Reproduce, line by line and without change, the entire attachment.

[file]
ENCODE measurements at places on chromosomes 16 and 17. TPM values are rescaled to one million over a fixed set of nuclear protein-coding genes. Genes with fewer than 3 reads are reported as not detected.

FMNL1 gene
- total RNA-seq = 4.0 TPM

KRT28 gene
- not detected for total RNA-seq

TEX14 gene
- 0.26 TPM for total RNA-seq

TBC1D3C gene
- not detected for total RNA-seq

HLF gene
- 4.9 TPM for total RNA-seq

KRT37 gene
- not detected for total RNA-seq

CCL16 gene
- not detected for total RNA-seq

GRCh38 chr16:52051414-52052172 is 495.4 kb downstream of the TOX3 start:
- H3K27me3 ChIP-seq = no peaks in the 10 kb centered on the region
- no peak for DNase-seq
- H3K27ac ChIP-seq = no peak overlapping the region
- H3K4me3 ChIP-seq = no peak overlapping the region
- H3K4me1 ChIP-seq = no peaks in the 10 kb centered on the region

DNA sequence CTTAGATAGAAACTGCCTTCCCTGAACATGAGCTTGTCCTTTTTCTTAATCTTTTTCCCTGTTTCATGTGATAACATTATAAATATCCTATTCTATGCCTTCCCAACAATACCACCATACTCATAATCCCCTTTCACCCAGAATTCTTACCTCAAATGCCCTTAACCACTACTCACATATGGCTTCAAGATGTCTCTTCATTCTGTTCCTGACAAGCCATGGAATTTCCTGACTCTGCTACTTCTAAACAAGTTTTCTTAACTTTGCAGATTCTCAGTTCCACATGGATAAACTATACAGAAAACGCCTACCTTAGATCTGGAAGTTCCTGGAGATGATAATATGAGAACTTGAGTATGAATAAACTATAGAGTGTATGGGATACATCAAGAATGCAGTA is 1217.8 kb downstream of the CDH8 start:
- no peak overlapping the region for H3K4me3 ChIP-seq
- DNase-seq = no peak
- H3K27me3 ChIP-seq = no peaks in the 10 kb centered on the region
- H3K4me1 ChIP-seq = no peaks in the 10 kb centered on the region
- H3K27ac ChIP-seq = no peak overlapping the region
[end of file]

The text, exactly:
ENCODE measurements at places on chromosomes 16 and 17. TPM values are rescaled to one million over a fixed set of nuclear protein-coding genes. Genes with fewer than 3 reads are reported as not detected.

FMNL1 gene
- total RNA-seq = 4.0 TPM

KRT28 gene
- not detected for total RNA-seq

TEX14 gene
- 0.26 TPM for total RNA-seq

TBC1D3C gene
- not detected for total RNA-seq

HLF gene
- 4.9 TPM for total RNA-seq

KRT37 gene
- not detected for total RNA-seq

CCL16 gene
- not detected for total RNA-seq

GRCh38 chr16:52051414-52052172 is 495.4 kb downstream of the TOX3 start:
- H3K27me3 ChIP-seq = no peaks in the 10 kb centered on the region
- no peak for DNase-seq
- H3K27ac ChIP-seq = no peak overlapping the region
- H3K4me3 ChIP-seq = no peak overlapping the region
- H3K4me1 ChIP-seq = no peaks in the 10 kb centered on the region

DNA sequence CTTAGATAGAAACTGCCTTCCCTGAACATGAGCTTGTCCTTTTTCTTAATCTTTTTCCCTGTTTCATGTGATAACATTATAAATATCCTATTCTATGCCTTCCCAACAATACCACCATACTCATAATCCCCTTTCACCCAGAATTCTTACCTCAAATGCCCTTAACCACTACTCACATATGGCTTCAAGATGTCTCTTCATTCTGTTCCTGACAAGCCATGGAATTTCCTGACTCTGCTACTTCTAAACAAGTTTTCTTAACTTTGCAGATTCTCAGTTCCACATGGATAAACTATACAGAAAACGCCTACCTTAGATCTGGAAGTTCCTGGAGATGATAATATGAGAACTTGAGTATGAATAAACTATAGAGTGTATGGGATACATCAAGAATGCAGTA is 1217.8 kb downstream of the CDH8 start:
- no peak overlapping the region for H3K4me3 ChIP-seq
- DNase-seq = no peak
- H3K27me3 ChIP-seq = no peaks in the 10 kb centered on the region
- H3K4me1 ChIP-seq = no peaks in the 10 kb centered on the region
- H3K27ac ChIP-seq = no peak overlapping the region